About this tab: The Eucharist is one of the seven major sacaraments. Many have attempted to understand and explain what makes the Eucharist sacred, which in turn relates to its spirituality. Two of these viewpoints regarding Eucharsitic spirituality will be examined: Maritn Luther and Thomas Aquinas
Eucharistic Spiritual Perspective According to Maritn Luther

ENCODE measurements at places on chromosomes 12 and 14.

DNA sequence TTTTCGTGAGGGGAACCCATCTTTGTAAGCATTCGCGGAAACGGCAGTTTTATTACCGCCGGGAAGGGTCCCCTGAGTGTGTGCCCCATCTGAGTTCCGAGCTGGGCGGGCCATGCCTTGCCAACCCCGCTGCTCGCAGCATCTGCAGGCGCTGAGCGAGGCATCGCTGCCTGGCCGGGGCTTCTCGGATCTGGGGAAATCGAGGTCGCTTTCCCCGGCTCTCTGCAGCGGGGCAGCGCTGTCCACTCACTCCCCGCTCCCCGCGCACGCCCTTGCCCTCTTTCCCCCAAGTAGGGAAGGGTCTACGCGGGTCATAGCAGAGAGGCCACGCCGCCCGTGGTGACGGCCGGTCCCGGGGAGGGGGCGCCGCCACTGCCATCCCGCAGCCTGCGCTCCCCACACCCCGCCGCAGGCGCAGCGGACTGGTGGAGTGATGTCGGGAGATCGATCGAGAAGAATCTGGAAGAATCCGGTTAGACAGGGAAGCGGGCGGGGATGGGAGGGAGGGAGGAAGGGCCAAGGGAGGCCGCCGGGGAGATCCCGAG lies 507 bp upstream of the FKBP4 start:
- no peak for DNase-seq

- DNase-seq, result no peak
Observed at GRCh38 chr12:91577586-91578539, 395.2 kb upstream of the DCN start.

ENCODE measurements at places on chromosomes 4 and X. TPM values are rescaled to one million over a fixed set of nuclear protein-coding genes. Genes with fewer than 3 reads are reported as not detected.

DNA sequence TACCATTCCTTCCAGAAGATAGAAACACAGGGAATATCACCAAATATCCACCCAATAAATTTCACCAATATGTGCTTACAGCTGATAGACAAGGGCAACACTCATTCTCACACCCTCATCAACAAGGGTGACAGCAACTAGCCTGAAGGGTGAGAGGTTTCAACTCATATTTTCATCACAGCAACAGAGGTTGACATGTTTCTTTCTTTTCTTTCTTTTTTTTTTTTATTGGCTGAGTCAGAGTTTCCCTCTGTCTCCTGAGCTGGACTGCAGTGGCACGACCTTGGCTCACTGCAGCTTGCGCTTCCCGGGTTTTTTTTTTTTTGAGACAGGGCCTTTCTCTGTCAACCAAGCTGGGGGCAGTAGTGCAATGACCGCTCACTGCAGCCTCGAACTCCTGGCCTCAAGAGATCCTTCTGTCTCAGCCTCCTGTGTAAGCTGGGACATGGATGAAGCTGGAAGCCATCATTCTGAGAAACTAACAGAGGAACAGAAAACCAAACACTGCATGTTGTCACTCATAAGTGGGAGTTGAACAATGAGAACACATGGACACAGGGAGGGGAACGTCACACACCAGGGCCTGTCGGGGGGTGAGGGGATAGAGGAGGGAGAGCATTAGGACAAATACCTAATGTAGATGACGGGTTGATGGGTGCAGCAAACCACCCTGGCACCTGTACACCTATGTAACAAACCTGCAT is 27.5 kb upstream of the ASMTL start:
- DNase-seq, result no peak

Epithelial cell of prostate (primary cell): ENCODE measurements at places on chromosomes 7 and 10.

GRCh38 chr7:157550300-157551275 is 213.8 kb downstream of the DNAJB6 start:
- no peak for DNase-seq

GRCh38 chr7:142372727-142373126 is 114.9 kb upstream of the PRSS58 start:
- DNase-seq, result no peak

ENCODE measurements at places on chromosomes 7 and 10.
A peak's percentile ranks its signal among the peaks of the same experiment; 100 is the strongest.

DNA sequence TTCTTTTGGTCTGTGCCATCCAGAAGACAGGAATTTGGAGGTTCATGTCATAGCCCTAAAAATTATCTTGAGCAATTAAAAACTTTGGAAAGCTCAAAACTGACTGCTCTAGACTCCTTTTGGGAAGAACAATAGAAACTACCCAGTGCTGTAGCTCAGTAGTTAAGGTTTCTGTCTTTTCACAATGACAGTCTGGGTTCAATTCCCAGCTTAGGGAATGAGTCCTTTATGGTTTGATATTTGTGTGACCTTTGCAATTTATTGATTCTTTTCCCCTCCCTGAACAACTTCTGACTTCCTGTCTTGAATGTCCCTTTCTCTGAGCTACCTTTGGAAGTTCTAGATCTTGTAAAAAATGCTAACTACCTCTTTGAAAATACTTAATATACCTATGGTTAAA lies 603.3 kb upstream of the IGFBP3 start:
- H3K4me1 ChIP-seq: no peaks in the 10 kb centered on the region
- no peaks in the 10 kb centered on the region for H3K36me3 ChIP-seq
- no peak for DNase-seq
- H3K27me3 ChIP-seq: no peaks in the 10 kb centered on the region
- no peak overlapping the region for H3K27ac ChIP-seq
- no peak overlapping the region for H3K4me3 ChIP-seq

Martin Luther wrote On the Babylonian Captivity of the Church in 1520. In the text, he expresses his understanding of the sacraments within the church. Of particular interest is the way that Luther chooses to interpret the sacrament of the Eucharist. First, Luther makes a direct reference to scripture and points out when Jesus said, “This is my blood of the covenant, which is poured out for many” (Mark 14:24). Based on this passage, Luther concludes that it would be absurd to argue that the laity should not receive both the body and the blood. He believes that the reception of the body and the blood of Christ should not only be given to priests because of their status, but that it should also be given to the laity because Christ did not shed his blood solely for priests. According to Luther, such exclusivity of the sacrament would result in its invalidation. Another important spiritual interpretation that Luther offers in regards to the Eucharist revolves around the doctrine of transubstantiation. Transubstantiation is the process by which the bread and wine are transformed into the actual body and blood of Jesus Christ, resulting in Jesus being completely present in the Eucharist. It is believed that the term transubstantiation was first used by Hildebert de Lavardin in the 11th century, who believed that the term transubstantiation best described the transformation that occurred during the Eucharist. The Council of Trent confirmed the doctrine of transubstantiation in 1551, which argued that the bread and wine are transformed into the actual body and blood of Christ. Luther refers to transubstantiation as “a portentous word and dream indeed” and “an erroneous conclusion” (Luther 12). Luther believes that the body and blood of Christ are present in the elements of communion but that the elements do not become his body or blood. Luther is making the claim that transubstantiation is not necessary for Christ to be present in the Eucharist. Luther argues that transubstantiation is not supported by scripture, but rather by philosophers. Luther says, “The Church, however, kept the right faith for more than twelve centuries, nor did the holy Fathers ever or anywhere make mention of this transubstantiation, until the counterfeit Aristotelian philosophy began to make its inroads on the Church” (Luther 12). Luther sees philosophy to be a weak foundation for the doctrine of transubstantiation. He is arguing that after years of the christian faith being studied by true believers, no one made a claim for transubstantiation. It was not until Aristotelian philosophy that transubstantiation began to be considered. Luther believes that transubstantiation would have been a more credible doctrine if it was established by the church fathers, for example who are experienced in the Christian faith. Osborne makes it clear that Luther believed that transubstantiation was not the only possible way for Christ to be present in the Eucharist. According to Osborne, Luther believed that God could make Christ present in the substance of the bread and wine. Luther rejects the particular school of thought about the real presence, but does not reject the real presence all together. Although he does not have a conceptually spelled out understanding of the Eucharist, he emphasizes that christians must simply have faith in the existence of some type of real presence. Luther even argues against Zwingli, a reformation leader who claims that there is no real presence in the Eucharist at all. Luther was influenced by nominalists and according to the nominalist perspective, transubstantiation requires two actions of God: the annihilation of the substance of the bread and the placement of Christ’s body under the species (Osborne 65). This resulted in the doctrine of consubstantiation. Consubstantiation still affirms that the bread and wine is the body and blood of Christ but not in the Aristotelian philosophy of substance. Luther, however, does not necessarily adopt the belief of consubstantiation. He simply believes that instead of transubstantiation there is a better argument for Christ’s eucharistic presence. Luther attacks Aquinas and his philosophy saying that his argument has no support from scripture or reason. Osborne claims that, “Luther sees himself as rejecting an unnecessarily philosophical theology in return for a more biblical faith” (Osborne 65). It is evident that Luther favors establishing doctrine based on scriptural evidence.